Mysticism/Buddhism—There are plenty of legit schools, sects, treatises, concepts, and ideas from real Buddhist esotericism that Iron Fist could have drawn from and used in the show: vajrayana, mantrayana, shugendo, shingo, kuji-kiri, mikkyo, etc. But even when they pulled out made-up Hollywood-Buddhism-like-new-age-double-talk, it was weak sauce. And the mysticism angle can easily been used to allow Danny to communicate with the previous Iron Fists to reinforce the idea that the Iron Fist is a title and role that transcends race or sex.
April 14, 2017
Yesterday the US dropped the largest non-nuclear bomb ever used in a combat operation. The tunnel complex being bombed in Afghanistan was financed by the CIA during the the 1980’s bankrolling of the mujahideen’s conflict against the Soviets—the very same conflict where Osama Bin Laden first cut his teeth. Since that conflict the complex has been used by everybody from drug-smugglers to ISIS. The foreign policy of the United States generates unrest and conflict with long-term consequences that it must later go and confront, creating a Möbius Strip of suffering and death that only benefits corporate interests and the unquenchable greed of the elites.
Yesterday, however, also marked the 98th anniversary of Eugene V. Debs' imprisonment for sedition. Debs was a union organizer, founding member of the IWW, 4-time Socialist candidate for president, and a Hoosier. He was arrested and convicted for speaking out against the Wilson administration, World War I, and urging people to resist the draft in a speech he gave in Canton, Ohio. What Debs said in Canton, Ohio, is just as true today:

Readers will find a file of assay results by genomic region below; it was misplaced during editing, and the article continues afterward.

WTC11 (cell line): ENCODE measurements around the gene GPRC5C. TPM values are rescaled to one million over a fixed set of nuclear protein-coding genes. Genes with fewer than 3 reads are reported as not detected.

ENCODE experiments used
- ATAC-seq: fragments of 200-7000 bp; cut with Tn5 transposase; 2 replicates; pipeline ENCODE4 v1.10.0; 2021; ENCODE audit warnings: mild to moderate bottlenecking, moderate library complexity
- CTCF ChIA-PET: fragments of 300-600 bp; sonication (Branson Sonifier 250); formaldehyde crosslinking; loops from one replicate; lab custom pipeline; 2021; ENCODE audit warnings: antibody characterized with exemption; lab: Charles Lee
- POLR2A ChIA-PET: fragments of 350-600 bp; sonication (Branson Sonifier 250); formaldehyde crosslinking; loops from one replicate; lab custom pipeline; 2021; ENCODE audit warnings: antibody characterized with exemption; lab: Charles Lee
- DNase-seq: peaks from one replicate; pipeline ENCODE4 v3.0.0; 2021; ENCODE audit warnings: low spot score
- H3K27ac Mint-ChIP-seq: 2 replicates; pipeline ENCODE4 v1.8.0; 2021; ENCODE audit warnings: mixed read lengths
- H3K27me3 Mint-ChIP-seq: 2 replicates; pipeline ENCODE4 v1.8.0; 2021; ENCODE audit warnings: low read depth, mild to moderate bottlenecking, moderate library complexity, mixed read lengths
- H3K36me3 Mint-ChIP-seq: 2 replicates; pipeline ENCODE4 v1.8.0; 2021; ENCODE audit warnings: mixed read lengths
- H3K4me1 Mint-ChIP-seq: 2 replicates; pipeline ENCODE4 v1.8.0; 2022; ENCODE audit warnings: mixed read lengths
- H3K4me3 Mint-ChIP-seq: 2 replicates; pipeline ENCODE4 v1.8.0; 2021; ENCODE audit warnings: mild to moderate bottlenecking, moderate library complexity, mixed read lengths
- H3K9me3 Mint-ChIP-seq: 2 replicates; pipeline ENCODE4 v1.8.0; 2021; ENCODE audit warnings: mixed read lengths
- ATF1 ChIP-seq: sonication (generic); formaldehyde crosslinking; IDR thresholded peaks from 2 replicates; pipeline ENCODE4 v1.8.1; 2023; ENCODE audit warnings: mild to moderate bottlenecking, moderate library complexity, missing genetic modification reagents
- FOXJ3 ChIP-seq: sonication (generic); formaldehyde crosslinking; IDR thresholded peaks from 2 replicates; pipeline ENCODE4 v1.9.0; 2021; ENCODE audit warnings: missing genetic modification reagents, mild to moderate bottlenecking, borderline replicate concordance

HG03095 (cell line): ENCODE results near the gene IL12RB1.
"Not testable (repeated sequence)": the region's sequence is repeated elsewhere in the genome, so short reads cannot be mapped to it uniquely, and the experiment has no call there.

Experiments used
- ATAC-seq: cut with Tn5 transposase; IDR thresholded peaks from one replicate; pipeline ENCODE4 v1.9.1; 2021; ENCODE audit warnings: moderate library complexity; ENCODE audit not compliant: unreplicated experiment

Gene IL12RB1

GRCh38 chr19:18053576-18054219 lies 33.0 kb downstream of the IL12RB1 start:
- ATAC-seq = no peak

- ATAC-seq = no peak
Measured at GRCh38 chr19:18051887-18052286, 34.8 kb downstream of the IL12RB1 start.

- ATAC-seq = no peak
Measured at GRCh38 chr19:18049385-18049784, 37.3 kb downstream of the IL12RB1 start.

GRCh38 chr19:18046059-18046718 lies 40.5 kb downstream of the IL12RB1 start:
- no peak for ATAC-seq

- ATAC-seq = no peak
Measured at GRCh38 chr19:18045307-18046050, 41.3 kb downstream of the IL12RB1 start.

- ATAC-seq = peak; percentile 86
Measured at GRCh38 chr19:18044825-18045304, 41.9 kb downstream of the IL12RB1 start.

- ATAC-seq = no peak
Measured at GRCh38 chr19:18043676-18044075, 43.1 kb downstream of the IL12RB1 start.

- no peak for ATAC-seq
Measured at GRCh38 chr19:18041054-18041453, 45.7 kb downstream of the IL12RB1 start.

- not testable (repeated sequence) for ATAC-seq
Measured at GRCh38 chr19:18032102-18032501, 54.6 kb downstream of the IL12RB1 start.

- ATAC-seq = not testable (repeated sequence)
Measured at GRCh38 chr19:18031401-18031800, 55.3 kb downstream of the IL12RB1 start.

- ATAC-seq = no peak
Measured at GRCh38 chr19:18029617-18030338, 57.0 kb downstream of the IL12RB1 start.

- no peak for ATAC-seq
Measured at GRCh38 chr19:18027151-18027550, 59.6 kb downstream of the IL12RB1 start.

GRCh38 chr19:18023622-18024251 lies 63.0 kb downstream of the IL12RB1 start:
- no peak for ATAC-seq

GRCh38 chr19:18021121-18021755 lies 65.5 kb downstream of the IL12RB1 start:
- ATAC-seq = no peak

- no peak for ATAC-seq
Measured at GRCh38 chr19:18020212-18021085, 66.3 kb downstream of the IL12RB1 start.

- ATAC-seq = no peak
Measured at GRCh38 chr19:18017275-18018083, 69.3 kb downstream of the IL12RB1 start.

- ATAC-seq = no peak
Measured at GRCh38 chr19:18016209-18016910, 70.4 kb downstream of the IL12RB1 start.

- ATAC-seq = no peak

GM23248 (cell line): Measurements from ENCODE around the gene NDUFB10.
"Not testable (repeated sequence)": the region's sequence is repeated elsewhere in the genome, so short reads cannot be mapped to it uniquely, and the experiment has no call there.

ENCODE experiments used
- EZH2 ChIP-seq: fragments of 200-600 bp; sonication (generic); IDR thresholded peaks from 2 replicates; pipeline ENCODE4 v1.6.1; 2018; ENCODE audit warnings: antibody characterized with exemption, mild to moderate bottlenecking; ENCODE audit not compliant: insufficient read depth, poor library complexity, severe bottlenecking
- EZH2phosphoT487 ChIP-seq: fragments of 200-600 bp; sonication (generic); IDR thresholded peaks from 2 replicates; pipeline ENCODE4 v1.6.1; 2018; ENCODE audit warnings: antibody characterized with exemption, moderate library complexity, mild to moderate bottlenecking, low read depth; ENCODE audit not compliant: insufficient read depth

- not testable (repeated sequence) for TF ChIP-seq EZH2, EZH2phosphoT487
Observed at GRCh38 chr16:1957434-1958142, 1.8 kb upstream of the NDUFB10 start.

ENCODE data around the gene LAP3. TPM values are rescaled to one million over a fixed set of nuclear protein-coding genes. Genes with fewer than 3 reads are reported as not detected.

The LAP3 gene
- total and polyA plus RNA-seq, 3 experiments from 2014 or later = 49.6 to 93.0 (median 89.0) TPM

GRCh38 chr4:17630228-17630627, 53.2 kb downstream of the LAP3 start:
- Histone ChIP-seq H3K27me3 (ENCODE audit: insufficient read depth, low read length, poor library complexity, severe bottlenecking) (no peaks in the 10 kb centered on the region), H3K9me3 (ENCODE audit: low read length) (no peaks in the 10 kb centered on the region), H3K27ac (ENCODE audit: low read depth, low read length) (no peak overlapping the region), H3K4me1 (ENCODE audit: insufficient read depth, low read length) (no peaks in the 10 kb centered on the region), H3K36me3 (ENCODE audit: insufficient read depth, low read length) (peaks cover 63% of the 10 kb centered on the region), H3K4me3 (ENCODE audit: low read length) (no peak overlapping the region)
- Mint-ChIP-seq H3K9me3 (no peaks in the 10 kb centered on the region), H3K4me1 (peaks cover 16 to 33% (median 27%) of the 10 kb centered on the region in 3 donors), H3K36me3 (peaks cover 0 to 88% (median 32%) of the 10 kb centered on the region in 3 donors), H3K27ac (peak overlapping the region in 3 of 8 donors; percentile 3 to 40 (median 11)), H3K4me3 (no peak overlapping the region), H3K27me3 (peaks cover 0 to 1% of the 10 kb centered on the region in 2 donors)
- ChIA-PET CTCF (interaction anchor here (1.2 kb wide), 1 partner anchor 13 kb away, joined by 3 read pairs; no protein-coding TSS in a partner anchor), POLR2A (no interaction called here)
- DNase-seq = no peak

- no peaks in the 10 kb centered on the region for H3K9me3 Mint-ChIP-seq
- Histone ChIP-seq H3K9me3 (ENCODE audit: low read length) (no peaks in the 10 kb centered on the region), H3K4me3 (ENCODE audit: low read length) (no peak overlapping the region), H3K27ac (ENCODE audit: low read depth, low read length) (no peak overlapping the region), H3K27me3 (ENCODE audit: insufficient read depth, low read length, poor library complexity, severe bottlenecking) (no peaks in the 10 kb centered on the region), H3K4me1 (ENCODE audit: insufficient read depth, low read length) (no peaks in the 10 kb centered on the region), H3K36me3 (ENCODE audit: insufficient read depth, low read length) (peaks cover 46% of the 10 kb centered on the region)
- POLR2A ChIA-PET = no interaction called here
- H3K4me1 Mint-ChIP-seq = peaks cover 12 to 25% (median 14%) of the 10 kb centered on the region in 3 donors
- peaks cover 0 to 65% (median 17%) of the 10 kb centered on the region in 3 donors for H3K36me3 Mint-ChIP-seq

"Wars throughout history have been waged for conquest and plunder. In the Middle Ages when the feudal lords who inhabited the castles whose towers may still be seen along the Rhine concluded to enlarge their domains, to increase their power, their prestige and their wealth they declared war upon one another. But they themselves did not go to war any more than the modern feudal lords, the barons of Wall Street go to war. The feudal barons of the Middle Ages, the economic predecessors of the capitalists of our day, declared all wars. And their miserable serfs fought all the battles. The poor, ignorant serfs had been taught to revere their masters; to believe that when their masters declared war upon one another, it was their patriotic duty to fall upon one another and to cut one another’s throats for the profit and glory of the lords and barons who held them in contempt. And that is war in a nutshell. The master class has always declared the wars; the subject class has always fought the battles. The master class has had all to gain and nothing to lose, while the subject class has had nothing to gain and all to lose—especially their lives.